A cold new era for Pakistan’s sex trade

Special to The Times

In 2000, Louise Brown, a sociologist at England’s Birmingham University, set out to investigate prostitution in Lahore, Pakistan. She didn’t adopt a typical academic route toward her subject; instead she spent four years, on and off, living in the city and immersing herself in its culture, observing firsthand the complexity of the place and its people.

The result of her time there is “The Dancing Girls of Lahore,” a wide-ranging look at class, gender relations and family life in a place where the ancient constantly bumps up against the modern, often in harrowing ways.

Inside Lahore is Old Lahore, an ancient walled city just a square mile in size but whose tenements and shops support a population of 250,000. Within the walled city is Heera Mandi, the Diamond Market, where courtesans for centuries sang, danced and seduced emperors in elaborate rituals and which is now a decidedly more seedy district, an area in sad decline. Although Brown has spent years researching prostitution and the trafficking of women in Asia, she finds Heera Mandi especially intriguing for its long, illustrious history. Once, she writes, the “dancing girls” found patrons in intellectual Lahori men and the Punjabi landed gentry; now Heera Mandi is considered unfashionable and hardly elite. Where the local bazaar was once filled with “function rooms” for the dancers, Brown reports that many have closed because “customers demand much less dancing these days and rather more basic sexual servicing.”


In the late 1990s, she writes, “it was clearly a community in transition, moving swiftly from an old-world brothel district steeped in artistic performance and the romance of purchased love to a more modern red-light area, stripped of elite pretensions and reliant upon the sale of sex.”

The story she tells is grim. She follows the lives of Maha, a dancer-courtesan, and her five children to illuminate the plight of Heera Mandi’s sex workers. At times, Brown’s work life blurs with her personal one, and she serves more as a sympathetic friend to Maha than detached observer. She chronicles Maha’s domestic dramas and even becomes part of them. Indeed, Brown’s narrative is more novelistic than academic -- full of vivid descriptions of her surroundings and of her interactions with local characters. Her experiences are sometimes comical; such as when a stranger on the street repeatedly tells Brown, “I very, very love you,” and tries to pay her for sex.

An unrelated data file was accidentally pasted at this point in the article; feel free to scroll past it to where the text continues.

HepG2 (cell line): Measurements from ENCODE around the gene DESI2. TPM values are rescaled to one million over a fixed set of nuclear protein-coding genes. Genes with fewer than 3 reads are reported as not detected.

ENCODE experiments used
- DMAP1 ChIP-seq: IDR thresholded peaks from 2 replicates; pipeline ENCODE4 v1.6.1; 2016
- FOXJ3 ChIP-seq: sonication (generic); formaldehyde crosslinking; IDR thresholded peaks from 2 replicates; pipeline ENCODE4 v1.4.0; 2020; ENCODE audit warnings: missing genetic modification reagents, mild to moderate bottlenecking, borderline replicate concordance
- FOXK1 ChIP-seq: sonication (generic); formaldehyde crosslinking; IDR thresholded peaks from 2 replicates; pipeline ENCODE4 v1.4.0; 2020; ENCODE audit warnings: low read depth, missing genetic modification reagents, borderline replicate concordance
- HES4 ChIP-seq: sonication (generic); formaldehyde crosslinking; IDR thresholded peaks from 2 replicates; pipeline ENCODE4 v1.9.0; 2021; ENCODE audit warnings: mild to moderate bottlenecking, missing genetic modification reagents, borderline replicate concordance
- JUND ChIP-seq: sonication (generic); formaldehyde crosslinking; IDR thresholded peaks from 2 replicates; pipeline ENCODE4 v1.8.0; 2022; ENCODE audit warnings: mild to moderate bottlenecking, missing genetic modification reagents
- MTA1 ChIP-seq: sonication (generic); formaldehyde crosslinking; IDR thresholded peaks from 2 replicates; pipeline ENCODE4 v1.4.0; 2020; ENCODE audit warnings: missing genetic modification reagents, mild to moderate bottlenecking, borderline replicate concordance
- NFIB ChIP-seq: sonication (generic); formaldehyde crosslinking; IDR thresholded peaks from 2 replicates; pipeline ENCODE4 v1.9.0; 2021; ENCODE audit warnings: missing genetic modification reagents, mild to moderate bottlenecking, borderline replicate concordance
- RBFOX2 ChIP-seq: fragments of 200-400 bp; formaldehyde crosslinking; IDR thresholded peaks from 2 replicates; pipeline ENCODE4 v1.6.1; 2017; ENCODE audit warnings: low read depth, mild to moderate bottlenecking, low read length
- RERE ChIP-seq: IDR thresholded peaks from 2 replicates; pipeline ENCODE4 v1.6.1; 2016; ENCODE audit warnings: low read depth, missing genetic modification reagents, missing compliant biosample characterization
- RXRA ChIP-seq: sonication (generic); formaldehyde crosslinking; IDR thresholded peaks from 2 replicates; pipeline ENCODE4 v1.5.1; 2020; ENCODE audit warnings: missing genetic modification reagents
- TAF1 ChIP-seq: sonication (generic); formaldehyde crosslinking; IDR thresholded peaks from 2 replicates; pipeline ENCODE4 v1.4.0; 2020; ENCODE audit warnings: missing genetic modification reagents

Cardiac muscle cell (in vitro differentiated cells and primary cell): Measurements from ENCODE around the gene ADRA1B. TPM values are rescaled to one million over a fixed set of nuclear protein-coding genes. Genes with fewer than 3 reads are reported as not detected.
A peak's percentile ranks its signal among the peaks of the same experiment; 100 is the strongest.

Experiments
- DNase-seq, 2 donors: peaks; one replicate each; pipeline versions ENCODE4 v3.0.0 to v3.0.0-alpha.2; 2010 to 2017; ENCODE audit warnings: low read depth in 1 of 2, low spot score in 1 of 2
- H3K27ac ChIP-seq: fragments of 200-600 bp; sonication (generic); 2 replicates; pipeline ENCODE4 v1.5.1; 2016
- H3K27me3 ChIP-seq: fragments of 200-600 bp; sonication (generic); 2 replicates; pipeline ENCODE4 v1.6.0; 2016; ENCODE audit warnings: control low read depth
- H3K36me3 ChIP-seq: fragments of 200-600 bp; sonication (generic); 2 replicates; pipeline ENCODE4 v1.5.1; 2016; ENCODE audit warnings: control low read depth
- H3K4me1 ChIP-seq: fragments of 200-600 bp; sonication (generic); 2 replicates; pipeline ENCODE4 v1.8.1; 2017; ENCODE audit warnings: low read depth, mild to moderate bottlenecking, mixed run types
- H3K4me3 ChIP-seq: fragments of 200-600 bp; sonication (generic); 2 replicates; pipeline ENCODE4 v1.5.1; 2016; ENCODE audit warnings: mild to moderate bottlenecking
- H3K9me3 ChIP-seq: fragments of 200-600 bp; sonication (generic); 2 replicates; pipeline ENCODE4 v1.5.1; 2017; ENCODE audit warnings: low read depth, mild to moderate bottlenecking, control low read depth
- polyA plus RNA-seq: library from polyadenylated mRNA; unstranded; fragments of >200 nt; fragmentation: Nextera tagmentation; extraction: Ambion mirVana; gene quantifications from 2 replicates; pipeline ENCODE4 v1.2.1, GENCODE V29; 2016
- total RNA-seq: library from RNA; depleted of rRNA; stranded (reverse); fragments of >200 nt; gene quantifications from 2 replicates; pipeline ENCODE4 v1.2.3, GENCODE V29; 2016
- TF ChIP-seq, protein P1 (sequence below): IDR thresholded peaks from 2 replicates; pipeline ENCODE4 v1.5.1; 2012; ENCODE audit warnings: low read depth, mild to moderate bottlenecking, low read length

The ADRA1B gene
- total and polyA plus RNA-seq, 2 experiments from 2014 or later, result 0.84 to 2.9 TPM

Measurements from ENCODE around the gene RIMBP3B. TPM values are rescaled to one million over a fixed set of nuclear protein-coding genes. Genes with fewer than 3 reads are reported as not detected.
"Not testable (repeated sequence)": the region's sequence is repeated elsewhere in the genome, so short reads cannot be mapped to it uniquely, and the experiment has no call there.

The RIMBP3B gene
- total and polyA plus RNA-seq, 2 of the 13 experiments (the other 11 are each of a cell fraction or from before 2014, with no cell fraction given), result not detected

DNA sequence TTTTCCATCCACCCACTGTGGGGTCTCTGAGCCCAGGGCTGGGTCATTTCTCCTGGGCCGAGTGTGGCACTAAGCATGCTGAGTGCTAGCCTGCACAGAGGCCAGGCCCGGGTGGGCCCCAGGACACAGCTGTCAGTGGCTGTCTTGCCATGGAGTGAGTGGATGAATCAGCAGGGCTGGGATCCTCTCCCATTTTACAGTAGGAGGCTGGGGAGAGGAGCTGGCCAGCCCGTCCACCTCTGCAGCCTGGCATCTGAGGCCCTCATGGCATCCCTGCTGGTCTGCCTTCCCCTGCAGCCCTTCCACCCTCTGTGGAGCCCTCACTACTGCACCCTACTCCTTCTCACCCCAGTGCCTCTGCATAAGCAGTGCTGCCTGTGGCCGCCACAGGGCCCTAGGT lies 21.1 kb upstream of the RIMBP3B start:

She describes a place in which few women are out on the street in the day, and when they are, they appear veiled and walk quickly. Girls and women between 12 and 50 tend to stay indoors for their safety and honor. “Most of their lives are spent in a handful of rooms. They don’t even go out to do the daily shopping; it’s the boys and men who run errands.” At night, the walled city offers a different scene: Women stand openly in doorways, waiting for clients, whom they discreetly refer to as their “husbands.” Officially, prostitution is illegal in Pakistan, writes Brown, as is all sex outside marriage. Although a large number of women in Pakistani jails are there for having illicit sex, Brown reports that “there is not an equivalent number of men imprisoned for having sex with a woman who is not their wife.”

Hopelessness seems to accompany many Lahori women from birth, as Brown learns that “the daughter of a dancing girl always becomes a dancing girl,” and there is little they can do to alter their fate. Maha’s daughters, Nena and Nisha, will become prostitutes, following the paths of their mother, grandmother and great-grandmother -- “women who were born, raised, and trained to please men.” The cultural prestige of being a dancing girl long gone, they are likely to experience squalor and violence instead.

“The Dancing Girls of Lahore” is fascinating, as it tells an old story but one to which most Westerners have not given much attention. Brown relates what she sees and hears without any trace of being judgmental; she tells Maha’s story with sensitivity, respect and even fondness. And she avoids breathless prose, letting the troubling facts speak for themselves.

Perhaps what might have made this book even more effective are glimpses into what hope, if any, the future holds for these women of Lahore. Is anyone working to change the lives of prostitutes, to empower them in any way? Brown takes such an intensely personal view into this world that she doesn’t step far enough outside to provide wider context and critique. Her devotion to her subject is admirable, yet a more investigative, less impressionistic approach might have yielded greater insights into this alarming, complex world.

Carmela Ciuraru is the editor of six anthologies of poetry, including “Motherhood: Poems About Mothers.”